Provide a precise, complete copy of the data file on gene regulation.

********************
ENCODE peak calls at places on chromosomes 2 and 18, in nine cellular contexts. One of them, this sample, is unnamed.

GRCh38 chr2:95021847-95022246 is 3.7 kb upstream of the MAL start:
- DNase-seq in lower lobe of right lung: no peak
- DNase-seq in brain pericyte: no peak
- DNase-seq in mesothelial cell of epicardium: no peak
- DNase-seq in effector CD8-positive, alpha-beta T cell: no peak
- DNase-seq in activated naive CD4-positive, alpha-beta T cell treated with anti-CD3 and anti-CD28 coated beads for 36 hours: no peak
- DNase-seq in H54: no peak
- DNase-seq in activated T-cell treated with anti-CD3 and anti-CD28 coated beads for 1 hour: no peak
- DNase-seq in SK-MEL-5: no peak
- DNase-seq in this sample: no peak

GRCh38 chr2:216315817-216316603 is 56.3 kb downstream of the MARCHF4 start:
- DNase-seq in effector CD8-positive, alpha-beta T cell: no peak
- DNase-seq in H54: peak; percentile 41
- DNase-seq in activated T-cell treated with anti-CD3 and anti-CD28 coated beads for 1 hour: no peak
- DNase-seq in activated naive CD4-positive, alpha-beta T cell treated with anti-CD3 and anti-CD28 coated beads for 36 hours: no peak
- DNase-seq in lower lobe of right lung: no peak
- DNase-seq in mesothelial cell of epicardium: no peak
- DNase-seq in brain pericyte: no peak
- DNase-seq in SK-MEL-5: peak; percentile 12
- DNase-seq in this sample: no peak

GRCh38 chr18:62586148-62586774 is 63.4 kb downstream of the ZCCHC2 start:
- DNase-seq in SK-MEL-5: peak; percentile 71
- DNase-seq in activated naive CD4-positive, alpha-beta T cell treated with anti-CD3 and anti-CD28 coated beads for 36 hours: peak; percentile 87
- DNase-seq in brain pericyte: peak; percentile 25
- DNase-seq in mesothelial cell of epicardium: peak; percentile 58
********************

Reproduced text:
ENCODE peak calls at places on chromosomes 2 and 18, in nine cellular contexts. One of them, this sample, is unnamed.

GRCh38 chr2:95021847-95022246 is 3.7 kb upstream of the MAL start:
- DNase-seq in lower lobe of right lung: no peak
- DNase-seq in brain pericyte: no peak
- DNase-seq in mesothelial cell of epicardium: no peak
- DNase-seq in effector CD8-positive, alpha-beta T cell: no peak
- DNase-seq in activated naive CD4-positive, alpha-beta T cell treated with anti-CD3 and anti-CD28 coated beads for 36 hours: no peak
- DNase-seq in H54: no peak
- DNase-seq in activated T-cell treated with anti-CD3 and anti-CD28 coated beads for 1 hour: no peak
- DNase-seq in SK-MEL-5: no peak
- DNase-seq in this sample: no peak

GRCh38 chr2:216315817-216316603 is 56.3 kb downstream of the MARCHF4 start:
- DNase-seq in effector CD8-positive, alpha-beta T cell: no peak
- DNase-seq in H54: peak; percentile 41
- DNase-seq in activated T-cell treated with anti-CD3 and anti-CD28 coated beads for 1 hour: no peak
- DNase-seq in activated naive CD4-positive, alpha-beta T cell treated with anti-CD3 and anti-CD28 coated beads for 36 hours: no peak
- DNase-seq in lower lobe of right lung: no peak
- DNase-seq in mesothelial cell of epicardium: no peak
- DNase-seq in brain pericyte: no peak
- DNase-seq in SK-MEL-5: peak; percentile 12
- DNase-seq in this sample: no peak

GRCh38 chr18:62586148-62586774 is 63.4 kb downstream of the ZCCHC2 start:
- DNase-seq in SK-MEL-5: peak; percentile 71
- DNase-seq in activated naive CD4-positive, alpha-beta T cell treated with anti-CD3 and anti-CD28 coated beads for 36 hours: peak; percentile 87
- DNase-seq in brain pericyte: peak; percentile 25
- DNase-seq in mesothelial cell of epicardium: peak; percentile 58